Depth Psychology refers to therapeutic approaches that are open to the exploration of the subtle, unconscious, and transpersonal aspects of human experience. Transpersonal Psychology is over 100 years old.
The word ‘transpersonal’ was coined by Harvard Psychology and Philosophy Professor William James while presenting a series of lectures at Edinburgh University (Gifford Lectures in 1902) meaning to transcend the boundaries of the individual Self. Transpersonal Psychology is closely aligned with the work of the famous Swiss psychiatrist Dr Carl Jung, who understood it to include anything that is beyond the personal ego. It is also linked to the work of American psychologist Dr Abraham Maslow who introduced the concept of self-actualisation in the early 1950s.
Transpersonal Psychology has evolved into a fully comprehensive discipline that integrates the spiritual, social, emotional, intellectual, physical and creative being into one complete element and addresses these six components during therapy. Transpersonal Psychology is a non-pathologising and strength affirming therapeutic approach that embraces the study of mind-body relations, spirituality, consciousness, and human transformation. It is aligned to some of the Eastern spiritual traditions that use meditation, Yoga, QiGong and mindfulness techniques for personal growth.
Transpersonal Psychology does not subscribe to a specific unified model of psychotherapy nor is it religious. It encourages the possibility of positive growth and the realisation of human potential through the exploration and discovery of different states of consciousness and asserts that each has multiple layers that hold their own realities and systems. It proposes that people can move back and forth through the different stages of consciousness and can learn to reside permanently in one specific state.
How does Transpersonal Psychology work?
At The Cotswold Centre For Trauma Healing we tailor all our therapeutic approaches to each person’s individual needs and requirements, taking into account their own aims for recovery, healing and growth. Transpersonal Psychology involves deeper level work that requires a person’s openness and willingness to explore and understand who they are. Transpersonal Psychology can help clients gain greater self-awareness and enable them to accept, love and integrate those aspects of themselves that they might previously not have known or may have found difficult to embrace. This process frequently enables a person to find greater meaning in life and a connection to their own spirituality. Clients can experience it as very empowering to be able to explore a spiritual dimension as part of their therapeutic process.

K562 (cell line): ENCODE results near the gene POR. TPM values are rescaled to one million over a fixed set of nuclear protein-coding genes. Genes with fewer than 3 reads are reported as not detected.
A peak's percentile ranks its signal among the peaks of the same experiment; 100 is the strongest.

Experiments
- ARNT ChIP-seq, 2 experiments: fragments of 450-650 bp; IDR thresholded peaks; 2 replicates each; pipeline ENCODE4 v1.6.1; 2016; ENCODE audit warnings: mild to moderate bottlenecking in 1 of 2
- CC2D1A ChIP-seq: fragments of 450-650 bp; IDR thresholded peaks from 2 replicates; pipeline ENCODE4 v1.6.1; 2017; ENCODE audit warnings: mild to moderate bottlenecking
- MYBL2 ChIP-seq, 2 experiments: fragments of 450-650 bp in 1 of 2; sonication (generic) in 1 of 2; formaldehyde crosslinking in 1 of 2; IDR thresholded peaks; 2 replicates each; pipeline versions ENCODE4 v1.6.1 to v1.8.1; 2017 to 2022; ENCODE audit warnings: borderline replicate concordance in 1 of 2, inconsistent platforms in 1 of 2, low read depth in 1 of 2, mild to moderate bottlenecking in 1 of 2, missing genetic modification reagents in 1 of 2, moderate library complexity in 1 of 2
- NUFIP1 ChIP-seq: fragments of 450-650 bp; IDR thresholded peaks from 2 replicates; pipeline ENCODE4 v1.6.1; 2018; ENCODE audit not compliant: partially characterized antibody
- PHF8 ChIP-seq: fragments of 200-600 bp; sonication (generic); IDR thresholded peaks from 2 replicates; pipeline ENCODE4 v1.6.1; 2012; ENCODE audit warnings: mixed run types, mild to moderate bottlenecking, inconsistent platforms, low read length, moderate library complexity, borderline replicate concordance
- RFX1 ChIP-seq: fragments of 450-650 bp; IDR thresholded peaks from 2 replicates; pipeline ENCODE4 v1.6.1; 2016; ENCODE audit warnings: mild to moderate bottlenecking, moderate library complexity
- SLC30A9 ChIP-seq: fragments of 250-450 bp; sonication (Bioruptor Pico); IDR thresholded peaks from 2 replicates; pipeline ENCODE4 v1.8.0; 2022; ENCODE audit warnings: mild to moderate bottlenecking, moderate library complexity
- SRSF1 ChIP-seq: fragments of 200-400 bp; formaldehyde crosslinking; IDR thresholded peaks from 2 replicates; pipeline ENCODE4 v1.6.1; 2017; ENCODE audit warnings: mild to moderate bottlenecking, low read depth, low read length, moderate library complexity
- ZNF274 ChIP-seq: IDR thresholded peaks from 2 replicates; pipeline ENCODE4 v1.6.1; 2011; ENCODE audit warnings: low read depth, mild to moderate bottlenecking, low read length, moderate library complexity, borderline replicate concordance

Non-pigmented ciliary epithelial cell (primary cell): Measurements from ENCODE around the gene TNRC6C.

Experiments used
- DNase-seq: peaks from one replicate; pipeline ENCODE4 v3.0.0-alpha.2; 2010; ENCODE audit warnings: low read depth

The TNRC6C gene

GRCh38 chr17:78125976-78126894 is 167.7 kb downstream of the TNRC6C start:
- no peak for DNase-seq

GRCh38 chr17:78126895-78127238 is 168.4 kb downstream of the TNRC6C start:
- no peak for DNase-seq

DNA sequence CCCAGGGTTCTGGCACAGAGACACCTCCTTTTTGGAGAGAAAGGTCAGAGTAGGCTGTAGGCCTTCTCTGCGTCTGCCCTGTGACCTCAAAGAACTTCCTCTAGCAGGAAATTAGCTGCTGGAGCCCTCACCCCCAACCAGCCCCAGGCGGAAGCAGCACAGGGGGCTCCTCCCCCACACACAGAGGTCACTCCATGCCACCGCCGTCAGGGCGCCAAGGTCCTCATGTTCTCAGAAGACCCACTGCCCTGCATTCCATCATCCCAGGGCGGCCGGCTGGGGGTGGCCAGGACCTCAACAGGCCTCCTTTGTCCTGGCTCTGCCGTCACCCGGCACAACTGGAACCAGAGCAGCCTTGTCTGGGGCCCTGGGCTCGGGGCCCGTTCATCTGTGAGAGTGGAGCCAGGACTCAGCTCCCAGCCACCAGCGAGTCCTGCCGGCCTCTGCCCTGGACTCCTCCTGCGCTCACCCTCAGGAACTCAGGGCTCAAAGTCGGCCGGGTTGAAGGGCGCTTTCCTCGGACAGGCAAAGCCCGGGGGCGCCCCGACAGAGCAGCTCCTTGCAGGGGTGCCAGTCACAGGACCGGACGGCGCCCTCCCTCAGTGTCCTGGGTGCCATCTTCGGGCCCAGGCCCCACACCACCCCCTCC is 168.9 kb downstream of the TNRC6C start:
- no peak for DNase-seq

Our therapists are able to explore and integrate these deeper level therapeutic approaches with clients who are ready and wish to engage in such work. Our therapists are committed to their own personal growth processes and deeply respect and honour each client’s individual path. Transpersonal and Depth Psychology do not suit everyone and life circumstances would have to be right. Sometimes this work can arise out of traumatic experiences and people often find that they need to have reached a certain level of maturity before they feel drawn to want to engage in such work. We will always assess a client’s suitability for such an approach even if they express interest in such deeper-level work.
Dr Herbert is a member of the Transpersonal Psychology Section of The British Psychological Society and all therapists have studied aspects of these approaches at varying levels of depth and can embed these as part of their therapeutic work if appropriate.
It doesn’t interest me what you do for a living, I want to know what you ache for, and if you dare to dream of meeting your heart’s longing.
I want to know if you will risk looking like a fool for love, for your dreams, for the adventure of being alive.
It doesn’t interest me what planets are squaring your moon, I want to know if you have touched the centre of your own sorrow, if you have been opened by life’s betrayals or have become shrivelled and closed from fear of further pain!
I want to know if you can sit with pain, mine or your own, without moving to hide it or fade it or fix it.
I want to know if you can be with you, mine or your own; if you can dance with wildness and let the exstasy fill you to the tips of your fingers and toes without cautioning us to be careful, be realistic or to remember the limitations of being human.
It doesn’t interest me if the story you’re telling me is true. I want to know if you can disappoint another to be true to yourself.
I want to know if you can see beauty even when it is not pretty every day, and if you can source your life from God’s presence.
I want to know if you can live with failure, yours and mine, and still stand on the edge of a lake and shout to the silver of the full moon “Yes!”
It doesn’t interest me to know where you live or how much money you have, I want to know if you can get up after the night of grief and despair, weary and bruised to the bone, and do what needs to be done for the children.
It doesn’t interest me who you are, how you came to be here. I want to know if you will stand in the center of the fire with me and not shrink back.
It doesn’t interest me where or what or with whom you have studied. I want to know what sustains you from the inside when all else falls away.
I want to know if you can be alone with yourself, and if you truly like the company you keep in the empty moments.
– Oriah Mountain Dreamer, Native American Elder